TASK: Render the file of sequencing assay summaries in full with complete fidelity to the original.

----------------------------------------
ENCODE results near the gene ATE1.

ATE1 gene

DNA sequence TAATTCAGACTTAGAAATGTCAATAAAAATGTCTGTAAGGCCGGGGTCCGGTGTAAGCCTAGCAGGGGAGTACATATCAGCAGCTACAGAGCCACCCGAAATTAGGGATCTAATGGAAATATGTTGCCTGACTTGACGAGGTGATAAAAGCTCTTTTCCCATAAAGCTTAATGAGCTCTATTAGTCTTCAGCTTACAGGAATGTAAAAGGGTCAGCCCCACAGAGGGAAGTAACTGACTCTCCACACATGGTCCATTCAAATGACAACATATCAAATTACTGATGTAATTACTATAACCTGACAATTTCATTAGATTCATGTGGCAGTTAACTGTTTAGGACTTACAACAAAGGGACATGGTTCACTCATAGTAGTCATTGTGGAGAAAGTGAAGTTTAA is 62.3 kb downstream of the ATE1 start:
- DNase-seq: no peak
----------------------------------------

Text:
ENCODE results near the gene ATE1.

ATE1 gene

DNA sequence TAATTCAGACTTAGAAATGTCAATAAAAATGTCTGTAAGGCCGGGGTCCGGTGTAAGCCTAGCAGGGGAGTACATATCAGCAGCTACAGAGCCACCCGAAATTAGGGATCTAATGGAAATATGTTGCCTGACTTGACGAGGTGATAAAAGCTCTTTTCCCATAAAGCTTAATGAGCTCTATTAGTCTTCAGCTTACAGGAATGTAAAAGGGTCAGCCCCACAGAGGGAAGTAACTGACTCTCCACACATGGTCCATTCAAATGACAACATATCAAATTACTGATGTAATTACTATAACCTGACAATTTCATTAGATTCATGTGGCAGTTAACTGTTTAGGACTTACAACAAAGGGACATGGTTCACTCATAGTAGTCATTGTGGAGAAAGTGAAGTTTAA is 62.3 kb downstream of the ATE1 start:
- DNase-seq: no peak